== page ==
Writing.

Writing. August 3, 2011

I love stylish writing. Prose that plays, wiggles, and spills over the lines. But not too much.

There is a certain, incredible freedom to the pen that purposefully writes for the sake of writing, for the sake of life itself. Writing, it seems, can sustain life.

A true writer is someone who can write beautiful nonsense.

I’ve often wished to be a true writer, but I know that I’m not. It’s okay, though: I’m happy to read those who are. I’ve come to think of myself as something of a homiletic essayist with tedious philosophical habits and pretensions. (To be a philosopher and a true writer is utterly miraculous to me.)

As a philosopher, I usually consider good writing to be an exercise for and manifestation of clear thinking—even if one is thinking clearly about being unclear. This is how and why I teach writing. But this way of conceiving the metaphysics of writing is too narrow.

When I read a writer, a true writer, I am not interested in the clarity of her intellect: I am reading, devouring, masticating, salivating, keeping myself alive for a moment and dying in the next.

The beauty of writing cannot be reduced to its analytic merits. There is a flux of life in the Word that is music, sex, birth, breathe, suffocating…

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  • brian martin

    “I love stylish writing. Prose that plays, wiggles, and spills over the lines. But not too much.

    There is a certain, incredible freedom to the pen that purposefully writes for the sake of writing, for the sake of life itself. Writing, it seems, can sustain life.

    A true writer is someone who can write beautiful nonsense.”

    I love it…and that “sings” when I read it…it does exactly what you describe.
    nice

  • The Pachyderminator

    As usual, Sam, the exact meaning of your post is not quite certain, but you seem to be making a false dichotomy between writing as writing as pure aesthetics and writing as an exercise of clear thinking, similar to the false dichotomy sometimes made between a picture that exists for the sake of the interplay of color, light, and shape and a picture that is meant to represent or depict something. Writing that really is “beautiful nonsense” is like an abstract painting: it can be a beautiful and hence valuable object (equally well, it can be a lazy self-indulgence by an artist who lacks the talent or drive to make something more rigorous), but it is cut off from the highest function of an artistic medium: to achieve meaning that transcends itself.

    Good writing, to my mind, is like a magic wine that creates the cup it is held in as it is poured out. The wine is the sheer flow of words. The words contain, just often enough to meet the mind with sweetness while not being cloying, apt turns of phrase that make the writing indelible to memory. If these are well placed, they group themselves into larger units and then arrange themselves in elaborate hierarchies, they vary themselves so that each one places a certain strain on the reader which is later relieved by another, they play with each other so that flashes of half-imagined meaning and barely intuited vistas of inference and extension present themselves to the mind, and there is a progression from beginning to end that seems as natural and inevitable as the shape of a beautiful cup. But even after the whole shape is seen, the reader will experience it more richly as he remembers watching the shape appear bit by bit.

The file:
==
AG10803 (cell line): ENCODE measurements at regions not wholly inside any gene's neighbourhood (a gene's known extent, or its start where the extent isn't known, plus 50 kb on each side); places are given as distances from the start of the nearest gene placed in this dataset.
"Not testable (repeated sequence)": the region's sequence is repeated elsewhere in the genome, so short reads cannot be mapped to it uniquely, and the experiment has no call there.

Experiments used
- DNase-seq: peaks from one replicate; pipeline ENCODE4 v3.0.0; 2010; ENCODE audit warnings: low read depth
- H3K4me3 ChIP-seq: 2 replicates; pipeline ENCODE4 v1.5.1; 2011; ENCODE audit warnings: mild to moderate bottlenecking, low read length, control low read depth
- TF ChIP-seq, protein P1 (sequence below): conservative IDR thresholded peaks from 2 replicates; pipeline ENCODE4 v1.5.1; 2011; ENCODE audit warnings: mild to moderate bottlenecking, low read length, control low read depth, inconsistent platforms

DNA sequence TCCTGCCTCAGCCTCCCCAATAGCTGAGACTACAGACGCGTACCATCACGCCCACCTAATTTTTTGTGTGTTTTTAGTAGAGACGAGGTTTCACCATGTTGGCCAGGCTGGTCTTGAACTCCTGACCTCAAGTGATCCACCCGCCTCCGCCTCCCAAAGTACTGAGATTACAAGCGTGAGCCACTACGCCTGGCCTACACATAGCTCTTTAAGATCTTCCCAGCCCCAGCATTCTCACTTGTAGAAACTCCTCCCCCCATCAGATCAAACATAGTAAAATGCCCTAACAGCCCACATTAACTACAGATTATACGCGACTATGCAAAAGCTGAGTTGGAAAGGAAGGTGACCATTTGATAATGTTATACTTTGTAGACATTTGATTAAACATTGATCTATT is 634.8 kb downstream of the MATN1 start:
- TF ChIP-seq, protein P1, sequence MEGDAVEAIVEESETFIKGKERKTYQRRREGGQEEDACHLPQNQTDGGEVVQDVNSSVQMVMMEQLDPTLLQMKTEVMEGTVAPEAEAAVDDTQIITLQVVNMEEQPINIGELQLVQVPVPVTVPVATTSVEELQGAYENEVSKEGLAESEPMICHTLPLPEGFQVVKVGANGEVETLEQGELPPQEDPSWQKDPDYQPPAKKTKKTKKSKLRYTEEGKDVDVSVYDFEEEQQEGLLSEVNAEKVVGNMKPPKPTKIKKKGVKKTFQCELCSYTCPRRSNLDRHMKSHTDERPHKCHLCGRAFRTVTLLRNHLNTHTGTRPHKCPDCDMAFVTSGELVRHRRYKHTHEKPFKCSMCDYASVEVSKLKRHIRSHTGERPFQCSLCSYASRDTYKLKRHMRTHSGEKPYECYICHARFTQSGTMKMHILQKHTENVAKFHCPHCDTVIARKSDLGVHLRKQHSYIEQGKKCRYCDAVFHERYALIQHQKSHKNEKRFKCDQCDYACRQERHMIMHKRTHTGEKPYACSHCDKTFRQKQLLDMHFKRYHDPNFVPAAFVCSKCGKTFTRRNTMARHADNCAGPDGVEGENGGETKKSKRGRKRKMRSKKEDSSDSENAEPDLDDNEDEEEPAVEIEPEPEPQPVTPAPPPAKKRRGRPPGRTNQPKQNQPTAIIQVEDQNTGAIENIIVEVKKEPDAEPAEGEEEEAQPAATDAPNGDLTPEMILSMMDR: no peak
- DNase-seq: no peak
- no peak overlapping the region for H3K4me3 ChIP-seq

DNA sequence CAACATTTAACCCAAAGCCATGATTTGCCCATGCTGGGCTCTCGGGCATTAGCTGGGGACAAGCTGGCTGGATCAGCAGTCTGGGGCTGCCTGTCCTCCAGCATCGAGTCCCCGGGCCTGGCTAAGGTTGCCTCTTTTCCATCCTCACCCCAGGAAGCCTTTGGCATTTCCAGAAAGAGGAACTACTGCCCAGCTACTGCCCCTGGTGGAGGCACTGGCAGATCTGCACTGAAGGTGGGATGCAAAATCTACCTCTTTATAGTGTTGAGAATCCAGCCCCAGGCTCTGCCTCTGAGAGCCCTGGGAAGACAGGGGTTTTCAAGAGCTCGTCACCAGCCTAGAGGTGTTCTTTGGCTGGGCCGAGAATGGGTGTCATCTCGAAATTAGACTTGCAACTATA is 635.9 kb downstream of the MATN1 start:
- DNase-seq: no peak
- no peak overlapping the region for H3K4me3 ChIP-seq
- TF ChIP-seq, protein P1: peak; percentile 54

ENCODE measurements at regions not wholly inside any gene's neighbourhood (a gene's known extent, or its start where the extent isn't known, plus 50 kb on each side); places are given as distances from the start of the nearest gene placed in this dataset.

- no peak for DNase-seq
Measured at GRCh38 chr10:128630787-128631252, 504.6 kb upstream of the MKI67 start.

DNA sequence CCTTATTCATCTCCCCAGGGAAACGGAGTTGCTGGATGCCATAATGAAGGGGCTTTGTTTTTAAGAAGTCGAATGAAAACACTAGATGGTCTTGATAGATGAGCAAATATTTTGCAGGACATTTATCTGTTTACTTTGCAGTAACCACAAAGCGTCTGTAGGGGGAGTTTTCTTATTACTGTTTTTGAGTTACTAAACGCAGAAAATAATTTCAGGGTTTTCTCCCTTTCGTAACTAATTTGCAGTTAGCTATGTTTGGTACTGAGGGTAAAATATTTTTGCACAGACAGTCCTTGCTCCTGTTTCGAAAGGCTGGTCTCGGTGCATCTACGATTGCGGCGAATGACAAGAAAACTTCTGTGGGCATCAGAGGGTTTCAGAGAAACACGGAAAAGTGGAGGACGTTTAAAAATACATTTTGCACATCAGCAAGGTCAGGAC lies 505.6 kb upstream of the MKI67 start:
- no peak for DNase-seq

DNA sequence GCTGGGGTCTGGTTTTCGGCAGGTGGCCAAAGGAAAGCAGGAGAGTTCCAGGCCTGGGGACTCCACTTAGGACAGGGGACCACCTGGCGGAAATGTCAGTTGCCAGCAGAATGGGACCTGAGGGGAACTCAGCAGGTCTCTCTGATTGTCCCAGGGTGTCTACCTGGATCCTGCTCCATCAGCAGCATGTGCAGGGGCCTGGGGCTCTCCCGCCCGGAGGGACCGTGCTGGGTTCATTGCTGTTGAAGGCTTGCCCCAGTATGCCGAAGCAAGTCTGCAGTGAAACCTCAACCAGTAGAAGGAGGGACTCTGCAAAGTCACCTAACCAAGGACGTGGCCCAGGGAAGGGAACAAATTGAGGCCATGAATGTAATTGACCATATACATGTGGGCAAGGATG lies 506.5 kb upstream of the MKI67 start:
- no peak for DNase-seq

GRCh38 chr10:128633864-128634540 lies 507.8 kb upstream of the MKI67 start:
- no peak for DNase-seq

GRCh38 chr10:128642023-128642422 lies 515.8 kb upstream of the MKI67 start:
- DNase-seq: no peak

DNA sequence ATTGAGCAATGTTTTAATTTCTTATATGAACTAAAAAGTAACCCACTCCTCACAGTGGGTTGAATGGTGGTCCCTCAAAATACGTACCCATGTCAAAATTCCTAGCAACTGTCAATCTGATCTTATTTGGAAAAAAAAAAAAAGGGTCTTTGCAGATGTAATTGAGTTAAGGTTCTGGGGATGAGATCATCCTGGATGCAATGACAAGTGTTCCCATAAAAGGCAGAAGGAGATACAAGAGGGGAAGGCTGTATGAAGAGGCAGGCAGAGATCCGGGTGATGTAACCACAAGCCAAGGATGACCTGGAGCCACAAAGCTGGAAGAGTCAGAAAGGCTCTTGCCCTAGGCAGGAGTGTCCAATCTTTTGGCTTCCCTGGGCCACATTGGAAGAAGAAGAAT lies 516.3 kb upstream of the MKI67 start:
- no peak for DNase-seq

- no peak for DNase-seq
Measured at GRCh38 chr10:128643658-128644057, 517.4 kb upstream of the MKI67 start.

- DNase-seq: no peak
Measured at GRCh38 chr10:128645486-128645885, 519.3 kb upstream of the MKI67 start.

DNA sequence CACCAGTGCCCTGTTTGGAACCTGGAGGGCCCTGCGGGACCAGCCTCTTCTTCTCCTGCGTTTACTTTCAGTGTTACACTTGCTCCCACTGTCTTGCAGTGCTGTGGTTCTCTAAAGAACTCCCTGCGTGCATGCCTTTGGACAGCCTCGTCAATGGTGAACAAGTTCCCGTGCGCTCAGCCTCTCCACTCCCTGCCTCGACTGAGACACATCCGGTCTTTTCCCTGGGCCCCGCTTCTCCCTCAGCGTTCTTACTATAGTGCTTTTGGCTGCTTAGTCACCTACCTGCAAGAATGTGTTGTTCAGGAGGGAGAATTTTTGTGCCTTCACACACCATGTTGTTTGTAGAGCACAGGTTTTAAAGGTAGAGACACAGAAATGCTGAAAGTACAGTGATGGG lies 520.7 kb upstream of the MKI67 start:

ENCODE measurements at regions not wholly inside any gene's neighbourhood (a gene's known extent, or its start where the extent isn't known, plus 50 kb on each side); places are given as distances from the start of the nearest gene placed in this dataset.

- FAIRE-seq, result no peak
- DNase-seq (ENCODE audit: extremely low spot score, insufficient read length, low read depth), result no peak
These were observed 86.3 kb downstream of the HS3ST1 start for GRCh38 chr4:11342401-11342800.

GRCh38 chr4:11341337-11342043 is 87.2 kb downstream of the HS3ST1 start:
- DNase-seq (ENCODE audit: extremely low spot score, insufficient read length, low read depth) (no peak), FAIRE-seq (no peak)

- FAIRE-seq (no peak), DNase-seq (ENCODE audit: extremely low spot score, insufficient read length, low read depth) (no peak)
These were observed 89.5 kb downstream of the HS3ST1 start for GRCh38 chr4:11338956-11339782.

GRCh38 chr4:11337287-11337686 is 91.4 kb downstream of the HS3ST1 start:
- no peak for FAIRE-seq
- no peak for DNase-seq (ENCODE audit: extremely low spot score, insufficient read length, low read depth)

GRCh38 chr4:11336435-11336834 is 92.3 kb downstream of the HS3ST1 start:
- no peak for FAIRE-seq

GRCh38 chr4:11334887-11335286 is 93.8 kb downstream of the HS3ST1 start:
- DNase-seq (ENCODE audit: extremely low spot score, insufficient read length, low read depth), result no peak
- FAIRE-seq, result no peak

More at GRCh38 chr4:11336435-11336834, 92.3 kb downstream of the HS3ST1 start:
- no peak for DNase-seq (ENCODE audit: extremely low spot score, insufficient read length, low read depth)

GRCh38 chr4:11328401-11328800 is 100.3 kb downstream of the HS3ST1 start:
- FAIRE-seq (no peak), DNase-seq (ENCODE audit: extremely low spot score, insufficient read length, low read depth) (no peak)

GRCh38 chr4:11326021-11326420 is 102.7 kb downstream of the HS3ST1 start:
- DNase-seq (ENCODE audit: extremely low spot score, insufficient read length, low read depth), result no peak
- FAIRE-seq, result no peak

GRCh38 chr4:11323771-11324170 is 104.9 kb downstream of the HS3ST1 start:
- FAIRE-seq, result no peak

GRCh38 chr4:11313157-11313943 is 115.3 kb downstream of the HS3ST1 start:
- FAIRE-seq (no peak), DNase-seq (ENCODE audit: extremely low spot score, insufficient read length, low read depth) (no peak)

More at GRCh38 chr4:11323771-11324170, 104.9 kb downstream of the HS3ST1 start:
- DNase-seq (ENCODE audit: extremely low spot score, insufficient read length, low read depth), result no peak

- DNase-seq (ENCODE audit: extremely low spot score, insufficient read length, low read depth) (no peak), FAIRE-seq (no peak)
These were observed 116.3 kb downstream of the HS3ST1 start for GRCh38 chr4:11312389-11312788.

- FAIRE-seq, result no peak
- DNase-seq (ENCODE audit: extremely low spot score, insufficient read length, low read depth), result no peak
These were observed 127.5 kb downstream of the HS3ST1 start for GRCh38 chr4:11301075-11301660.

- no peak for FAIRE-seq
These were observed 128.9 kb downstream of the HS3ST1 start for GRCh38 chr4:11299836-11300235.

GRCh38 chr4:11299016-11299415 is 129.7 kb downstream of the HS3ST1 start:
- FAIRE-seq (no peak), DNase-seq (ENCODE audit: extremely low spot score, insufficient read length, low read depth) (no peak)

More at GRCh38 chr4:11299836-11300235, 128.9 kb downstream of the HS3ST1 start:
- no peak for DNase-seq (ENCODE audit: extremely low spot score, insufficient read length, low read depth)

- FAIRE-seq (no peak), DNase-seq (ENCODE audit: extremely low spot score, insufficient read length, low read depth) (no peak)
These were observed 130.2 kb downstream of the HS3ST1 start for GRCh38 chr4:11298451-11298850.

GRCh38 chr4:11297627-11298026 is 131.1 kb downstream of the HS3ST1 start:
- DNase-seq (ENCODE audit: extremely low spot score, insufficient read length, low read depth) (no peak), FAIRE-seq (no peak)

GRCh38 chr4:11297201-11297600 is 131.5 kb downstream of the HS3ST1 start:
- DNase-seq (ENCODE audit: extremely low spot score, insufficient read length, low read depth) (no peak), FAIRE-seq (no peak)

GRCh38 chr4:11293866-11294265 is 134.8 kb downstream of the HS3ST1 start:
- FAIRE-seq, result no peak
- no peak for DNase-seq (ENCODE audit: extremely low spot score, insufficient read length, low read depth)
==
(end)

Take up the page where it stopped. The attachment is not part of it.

Such is the writer’s art, and thus far the wine may be poured by a melodious idiot or a miraculous philosopher. However, remember that the best way a cup of wine can present itself to us is not only an objet d’art (though it is that), but a sacrament. Likewise for the true writer.

    • I wrote, “The beauty of writing cannot be reduced to its analytic merits.”

      It does not follow that the analytic merits of writing are nonexistent or inconsequential. For a narrow-minded professor such as me, this is a reminder of the excess within the art and craft of writing.

      By the way: nice writing.

      Sam

  • Mark Gordon

    Writing is like cooking. There are technical requirements, to be sure, but the writer, like the chef, flavors his raw materials with inspiration, intuition, daring and other rare seasonings to create something bold and new. Writing is to English composition as cooking is to baking. The former is an art; the latter, a science.

    Incidentally, that’s why Truman Capote was wrong about Kerouac when he said, “That’s not writing. It’s typing.”